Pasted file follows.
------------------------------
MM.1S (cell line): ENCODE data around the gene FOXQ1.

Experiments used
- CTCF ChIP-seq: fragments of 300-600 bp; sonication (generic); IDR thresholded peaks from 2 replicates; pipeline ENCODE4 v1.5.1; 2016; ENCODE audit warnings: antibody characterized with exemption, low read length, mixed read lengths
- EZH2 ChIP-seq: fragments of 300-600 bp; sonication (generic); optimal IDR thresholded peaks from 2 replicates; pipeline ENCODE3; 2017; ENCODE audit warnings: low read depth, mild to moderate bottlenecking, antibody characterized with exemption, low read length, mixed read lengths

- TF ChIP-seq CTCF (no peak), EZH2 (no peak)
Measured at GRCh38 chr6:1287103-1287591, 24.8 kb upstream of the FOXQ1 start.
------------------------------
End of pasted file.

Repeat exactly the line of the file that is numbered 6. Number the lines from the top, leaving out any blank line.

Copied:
Measured at GRCh38 chr6:1287103-1287591, 24.8 kb upstream of the FOXQ1 start.